Thanks again Dioptrick. I might give that lense a try and see how it performs on the street.

    PS: good observation regarding potential internal reflections from the glitzy bayonet. However far away it might appear from the sensor, it doesn't exactly help when it comes to contrast. Anyhow, I don't feel too tempted to do any kind of paintjob here.
     
  12. dbmiller

    dbmiller TalkEmount Top Veteran

    777
    Mar 2, 2012
    New England
    I have been trying to figure out the same thing. I just haven't had the time to test out the math with some actual images. I was going to take a set of dominoes, and put them in a diagonal row, each one being an inch further back. I have a double twelve set, so using 3/11 to indicate 3ft-11in, seems like a plan. I would then find a setting on the barrel that lines up nicely with say, 5-7 feet, take the image, and see which dominoes are actually in the DoF.

    My math says the scale focus you tried shouldn't have worked - The hyperfocal distance should be further out, and you should have to put the infinity mark to the right of your select f-stop by some as yet unknown amount. But that all depends on what the circle of confusion for the NEX really is, how big you are going to enlarge the photo, etc.
     
  13. Dioptrick

    Dioptrick TalkEmount All-Pro

    Feb 4, 2012
    New Zealand
    I forgot all about this (I was going to do a proper test to find out too)!

    In the meantime, I've just done a quick test (daytime) - using only my screen display's 'focus peaking' feature as an indicator.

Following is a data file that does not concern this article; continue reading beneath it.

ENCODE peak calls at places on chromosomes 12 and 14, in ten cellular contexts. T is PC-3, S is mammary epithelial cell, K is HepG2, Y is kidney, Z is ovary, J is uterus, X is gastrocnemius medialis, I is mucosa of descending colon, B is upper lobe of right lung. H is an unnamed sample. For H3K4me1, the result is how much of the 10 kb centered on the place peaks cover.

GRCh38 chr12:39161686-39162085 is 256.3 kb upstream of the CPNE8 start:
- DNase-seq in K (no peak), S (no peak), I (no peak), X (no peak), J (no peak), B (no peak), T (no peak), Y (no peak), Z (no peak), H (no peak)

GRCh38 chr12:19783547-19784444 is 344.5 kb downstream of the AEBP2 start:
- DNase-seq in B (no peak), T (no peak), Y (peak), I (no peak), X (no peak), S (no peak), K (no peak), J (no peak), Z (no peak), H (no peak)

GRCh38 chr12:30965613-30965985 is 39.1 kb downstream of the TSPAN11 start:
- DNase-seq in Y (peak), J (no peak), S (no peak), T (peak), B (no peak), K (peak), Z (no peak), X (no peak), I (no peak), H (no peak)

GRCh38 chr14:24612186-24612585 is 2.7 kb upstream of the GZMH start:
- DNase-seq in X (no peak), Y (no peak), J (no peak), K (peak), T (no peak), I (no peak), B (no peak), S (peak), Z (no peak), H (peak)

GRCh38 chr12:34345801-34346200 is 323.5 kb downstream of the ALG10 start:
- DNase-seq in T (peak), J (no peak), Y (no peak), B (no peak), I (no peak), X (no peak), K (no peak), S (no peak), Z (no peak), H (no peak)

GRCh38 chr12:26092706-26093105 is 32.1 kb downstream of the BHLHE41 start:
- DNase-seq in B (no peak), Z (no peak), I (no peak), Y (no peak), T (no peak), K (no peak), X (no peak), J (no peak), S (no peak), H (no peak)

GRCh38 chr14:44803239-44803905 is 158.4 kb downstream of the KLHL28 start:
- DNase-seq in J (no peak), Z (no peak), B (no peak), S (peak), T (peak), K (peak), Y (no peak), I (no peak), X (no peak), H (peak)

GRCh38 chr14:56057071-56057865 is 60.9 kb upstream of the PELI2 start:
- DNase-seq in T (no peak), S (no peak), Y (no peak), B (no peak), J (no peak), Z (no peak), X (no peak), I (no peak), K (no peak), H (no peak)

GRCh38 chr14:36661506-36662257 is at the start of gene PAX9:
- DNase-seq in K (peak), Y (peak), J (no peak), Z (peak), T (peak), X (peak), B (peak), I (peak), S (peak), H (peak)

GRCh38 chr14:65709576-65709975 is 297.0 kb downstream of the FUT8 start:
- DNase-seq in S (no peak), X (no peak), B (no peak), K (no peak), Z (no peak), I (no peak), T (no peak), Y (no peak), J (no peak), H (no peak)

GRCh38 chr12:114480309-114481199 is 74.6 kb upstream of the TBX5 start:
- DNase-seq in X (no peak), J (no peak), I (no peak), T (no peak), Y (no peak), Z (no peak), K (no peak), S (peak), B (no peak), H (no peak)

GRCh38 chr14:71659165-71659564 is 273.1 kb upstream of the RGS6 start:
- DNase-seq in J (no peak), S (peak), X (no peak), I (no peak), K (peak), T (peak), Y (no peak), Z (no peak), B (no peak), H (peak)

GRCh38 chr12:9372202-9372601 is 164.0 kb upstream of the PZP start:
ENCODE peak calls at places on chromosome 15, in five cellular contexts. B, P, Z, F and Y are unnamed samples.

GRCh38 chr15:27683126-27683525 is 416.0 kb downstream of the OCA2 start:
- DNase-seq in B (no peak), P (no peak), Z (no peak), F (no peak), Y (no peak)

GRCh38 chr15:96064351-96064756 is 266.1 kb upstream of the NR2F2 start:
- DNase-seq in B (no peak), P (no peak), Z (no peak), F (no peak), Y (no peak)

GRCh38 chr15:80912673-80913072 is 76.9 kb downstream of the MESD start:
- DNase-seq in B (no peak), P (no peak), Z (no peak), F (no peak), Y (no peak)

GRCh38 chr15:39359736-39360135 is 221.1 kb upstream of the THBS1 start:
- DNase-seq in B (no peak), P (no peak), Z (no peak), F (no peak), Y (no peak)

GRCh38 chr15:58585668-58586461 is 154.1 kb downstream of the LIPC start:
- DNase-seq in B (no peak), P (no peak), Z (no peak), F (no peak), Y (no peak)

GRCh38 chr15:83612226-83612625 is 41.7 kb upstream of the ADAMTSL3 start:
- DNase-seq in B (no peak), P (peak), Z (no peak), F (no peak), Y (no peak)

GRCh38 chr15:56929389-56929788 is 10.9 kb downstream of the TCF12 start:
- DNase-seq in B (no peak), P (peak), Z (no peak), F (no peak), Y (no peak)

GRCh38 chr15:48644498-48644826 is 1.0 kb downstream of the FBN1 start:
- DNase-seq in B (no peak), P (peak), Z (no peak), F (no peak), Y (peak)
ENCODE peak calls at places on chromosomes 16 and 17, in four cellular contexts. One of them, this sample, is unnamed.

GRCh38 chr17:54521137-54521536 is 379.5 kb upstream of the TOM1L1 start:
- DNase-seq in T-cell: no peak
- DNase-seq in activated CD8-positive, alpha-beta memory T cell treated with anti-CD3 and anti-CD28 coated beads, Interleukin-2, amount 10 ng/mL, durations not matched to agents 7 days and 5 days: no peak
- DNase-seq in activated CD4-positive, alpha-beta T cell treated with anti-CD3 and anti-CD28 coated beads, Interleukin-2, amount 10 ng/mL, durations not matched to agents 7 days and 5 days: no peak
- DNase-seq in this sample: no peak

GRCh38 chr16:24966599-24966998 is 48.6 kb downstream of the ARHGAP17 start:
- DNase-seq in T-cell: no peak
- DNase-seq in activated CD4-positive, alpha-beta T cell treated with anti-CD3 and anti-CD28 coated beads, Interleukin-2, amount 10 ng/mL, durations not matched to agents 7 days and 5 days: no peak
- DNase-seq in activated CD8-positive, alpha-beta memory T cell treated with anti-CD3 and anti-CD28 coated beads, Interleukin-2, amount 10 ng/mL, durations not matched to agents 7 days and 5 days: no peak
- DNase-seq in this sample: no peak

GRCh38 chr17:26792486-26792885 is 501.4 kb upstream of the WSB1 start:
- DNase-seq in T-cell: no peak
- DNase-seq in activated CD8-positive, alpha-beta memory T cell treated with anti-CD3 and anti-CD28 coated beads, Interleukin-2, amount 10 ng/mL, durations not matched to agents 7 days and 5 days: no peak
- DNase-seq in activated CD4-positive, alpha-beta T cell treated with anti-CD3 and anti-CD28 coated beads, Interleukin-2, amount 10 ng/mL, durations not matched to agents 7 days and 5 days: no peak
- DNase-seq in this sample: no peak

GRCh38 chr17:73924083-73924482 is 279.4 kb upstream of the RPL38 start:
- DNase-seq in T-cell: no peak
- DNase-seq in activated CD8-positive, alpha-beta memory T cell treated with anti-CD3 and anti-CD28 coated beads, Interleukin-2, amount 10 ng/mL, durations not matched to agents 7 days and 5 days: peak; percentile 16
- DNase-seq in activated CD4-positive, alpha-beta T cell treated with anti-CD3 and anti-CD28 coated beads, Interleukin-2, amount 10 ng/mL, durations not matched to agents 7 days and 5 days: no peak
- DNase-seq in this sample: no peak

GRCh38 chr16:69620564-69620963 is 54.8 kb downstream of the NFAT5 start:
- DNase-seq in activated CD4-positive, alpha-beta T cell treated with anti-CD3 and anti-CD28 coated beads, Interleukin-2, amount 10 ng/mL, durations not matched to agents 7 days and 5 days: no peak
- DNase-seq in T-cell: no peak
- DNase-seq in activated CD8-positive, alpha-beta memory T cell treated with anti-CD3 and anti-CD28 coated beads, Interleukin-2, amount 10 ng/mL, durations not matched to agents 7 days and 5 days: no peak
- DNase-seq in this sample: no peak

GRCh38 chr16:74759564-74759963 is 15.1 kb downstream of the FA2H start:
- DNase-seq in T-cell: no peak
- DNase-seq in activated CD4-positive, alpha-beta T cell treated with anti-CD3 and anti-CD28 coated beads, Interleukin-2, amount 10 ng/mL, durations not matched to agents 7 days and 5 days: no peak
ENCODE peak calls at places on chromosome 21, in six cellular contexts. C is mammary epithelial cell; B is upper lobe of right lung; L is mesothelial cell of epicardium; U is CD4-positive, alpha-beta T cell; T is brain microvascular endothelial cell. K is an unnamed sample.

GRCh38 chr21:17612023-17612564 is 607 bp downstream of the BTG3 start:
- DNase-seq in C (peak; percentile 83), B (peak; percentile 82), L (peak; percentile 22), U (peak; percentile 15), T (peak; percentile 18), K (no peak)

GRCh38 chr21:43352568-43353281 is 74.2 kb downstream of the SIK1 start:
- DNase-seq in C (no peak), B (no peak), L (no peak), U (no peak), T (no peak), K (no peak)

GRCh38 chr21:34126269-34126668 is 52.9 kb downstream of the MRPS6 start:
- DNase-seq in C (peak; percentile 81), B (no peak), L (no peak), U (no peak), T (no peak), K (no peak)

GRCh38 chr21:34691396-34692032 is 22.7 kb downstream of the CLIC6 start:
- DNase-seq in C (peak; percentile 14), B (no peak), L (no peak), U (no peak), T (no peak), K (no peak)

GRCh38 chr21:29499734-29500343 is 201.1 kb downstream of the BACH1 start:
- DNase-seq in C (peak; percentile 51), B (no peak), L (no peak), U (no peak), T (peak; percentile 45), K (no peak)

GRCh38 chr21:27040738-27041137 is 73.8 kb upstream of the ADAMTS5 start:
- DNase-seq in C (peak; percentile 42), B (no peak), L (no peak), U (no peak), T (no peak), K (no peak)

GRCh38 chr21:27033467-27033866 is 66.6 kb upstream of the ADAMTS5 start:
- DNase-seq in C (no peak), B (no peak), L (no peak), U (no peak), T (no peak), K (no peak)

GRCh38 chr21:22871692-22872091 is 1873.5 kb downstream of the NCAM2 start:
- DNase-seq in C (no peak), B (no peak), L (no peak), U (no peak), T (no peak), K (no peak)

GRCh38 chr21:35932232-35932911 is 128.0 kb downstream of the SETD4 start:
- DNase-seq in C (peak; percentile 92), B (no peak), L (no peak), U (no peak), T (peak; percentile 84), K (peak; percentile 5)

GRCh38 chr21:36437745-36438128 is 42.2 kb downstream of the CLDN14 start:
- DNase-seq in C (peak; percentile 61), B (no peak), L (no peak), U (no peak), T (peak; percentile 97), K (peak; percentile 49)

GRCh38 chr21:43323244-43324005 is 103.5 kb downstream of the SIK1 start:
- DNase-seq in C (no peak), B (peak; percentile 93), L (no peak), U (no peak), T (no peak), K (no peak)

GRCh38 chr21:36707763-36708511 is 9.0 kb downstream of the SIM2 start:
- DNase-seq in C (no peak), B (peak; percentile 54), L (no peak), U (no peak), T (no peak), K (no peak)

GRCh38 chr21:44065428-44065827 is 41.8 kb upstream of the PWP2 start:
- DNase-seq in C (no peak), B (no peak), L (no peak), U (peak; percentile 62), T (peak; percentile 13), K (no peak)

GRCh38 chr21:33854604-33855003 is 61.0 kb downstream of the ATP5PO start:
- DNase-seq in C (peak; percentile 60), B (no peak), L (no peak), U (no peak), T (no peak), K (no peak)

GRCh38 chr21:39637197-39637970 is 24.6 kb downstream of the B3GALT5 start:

First thing I did was on full open aperture (shallowest DOF) I turned the focusing barrel to the etched numbers to see if that was near enough. Obviously infinity works, so I went backwards from there to 6 feet, 3, 2, 1.5, 1.2, 1, 10" and on each setting the focus peaks appeared pretty much on objects that correspond to each distance.

    Second thing I did was to check deeper DOF with the lens set on f5.6 (Inf-5ft), then f11 (Inf-3ft), and f22 (Inf-1.5ft) and on each case the focus peaks appeared within those zones.

    Obviously this test isn't a very accurate method but it's a good indication that the vernier on this Tamron is very close to its original calibration. I'll try to do a pixel test later on. The principle that comes to mind is that if the distances on the barrel are accurate, the DOF vernier should be too.

    I'd also be interested to hear your finding with your lens.